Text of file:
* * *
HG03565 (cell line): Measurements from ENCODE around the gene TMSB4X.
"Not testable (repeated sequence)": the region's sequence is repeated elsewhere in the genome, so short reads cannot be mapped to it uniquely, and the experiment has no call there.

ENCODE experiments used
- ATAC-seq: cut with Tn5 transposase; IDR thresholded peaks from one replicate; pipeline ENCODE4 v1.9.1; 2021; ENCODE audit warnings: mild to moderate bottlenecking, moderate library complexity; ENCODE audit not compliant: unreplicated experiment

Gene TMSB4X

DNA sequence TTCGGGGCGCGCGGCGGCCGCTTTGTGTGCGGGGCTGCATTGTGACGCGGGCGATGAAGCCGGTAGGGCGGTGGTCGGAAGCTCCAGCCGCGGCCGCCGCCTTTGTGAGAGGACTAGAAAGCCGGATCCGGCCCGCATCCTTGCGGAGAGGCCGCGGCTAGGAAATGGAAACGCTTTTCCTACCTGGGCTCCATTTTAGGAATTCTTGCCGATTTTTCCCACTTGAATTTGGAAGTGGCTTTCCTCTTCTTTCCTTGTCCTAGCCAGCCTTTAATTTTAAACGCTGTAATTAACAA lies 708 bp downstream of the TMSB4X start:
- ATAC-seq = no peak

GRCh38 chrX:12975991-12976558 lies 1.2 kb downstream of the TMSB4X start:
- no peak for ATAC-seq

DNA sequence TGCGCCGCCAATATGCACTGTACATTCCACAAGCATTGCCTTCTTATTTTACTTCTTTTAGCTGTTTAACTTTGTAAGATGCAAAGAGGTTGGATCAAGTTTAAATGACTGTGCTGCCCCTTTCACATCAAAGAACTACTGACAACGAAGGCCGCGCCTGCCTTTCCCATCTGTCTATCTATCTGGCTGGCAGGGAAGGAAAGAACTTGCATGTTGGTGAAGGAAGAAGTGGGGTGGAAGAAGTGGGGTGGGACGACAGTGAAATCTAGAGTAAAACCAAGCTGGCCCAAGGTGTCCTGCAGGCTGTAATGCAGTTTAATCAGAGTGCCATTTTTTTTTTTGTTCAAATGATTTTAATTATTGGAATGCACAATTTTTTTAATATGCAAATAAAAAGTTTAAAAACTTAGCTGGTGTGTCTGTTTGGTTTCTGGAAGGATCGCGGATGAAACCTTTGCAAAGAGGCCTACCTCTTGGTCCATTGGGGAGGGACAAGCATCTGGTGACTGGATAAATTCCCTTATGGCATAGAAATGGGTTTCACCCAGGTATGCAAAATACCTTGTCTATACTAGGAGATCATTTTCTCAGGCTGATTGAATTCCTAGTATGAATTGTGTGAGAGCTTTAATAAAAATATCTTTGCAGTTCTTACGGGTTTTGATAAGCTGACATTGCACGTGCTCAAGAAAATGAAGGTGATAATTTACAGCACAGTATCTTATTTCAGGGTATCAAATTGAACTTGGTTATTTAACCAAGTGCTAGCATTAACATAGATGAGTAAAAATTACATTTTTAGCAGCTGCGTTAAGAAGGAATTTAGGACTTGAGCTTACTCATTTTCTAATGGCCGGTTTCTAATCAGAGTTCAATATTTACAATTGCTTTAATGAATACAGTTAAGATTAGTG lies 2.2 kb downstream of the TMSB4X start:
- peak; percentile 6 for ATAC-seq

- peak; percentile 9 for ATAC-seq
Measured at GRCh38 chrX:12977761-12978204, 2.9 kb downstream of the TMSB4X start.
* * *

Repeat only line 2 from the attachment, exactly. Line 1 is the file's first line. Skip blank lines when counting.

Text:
"Not testable (repeated sequence)": the region's sequence is repeated elsewhere in the genome, so short reads cannot be mapped to it uniquely, and the experiment has no call there.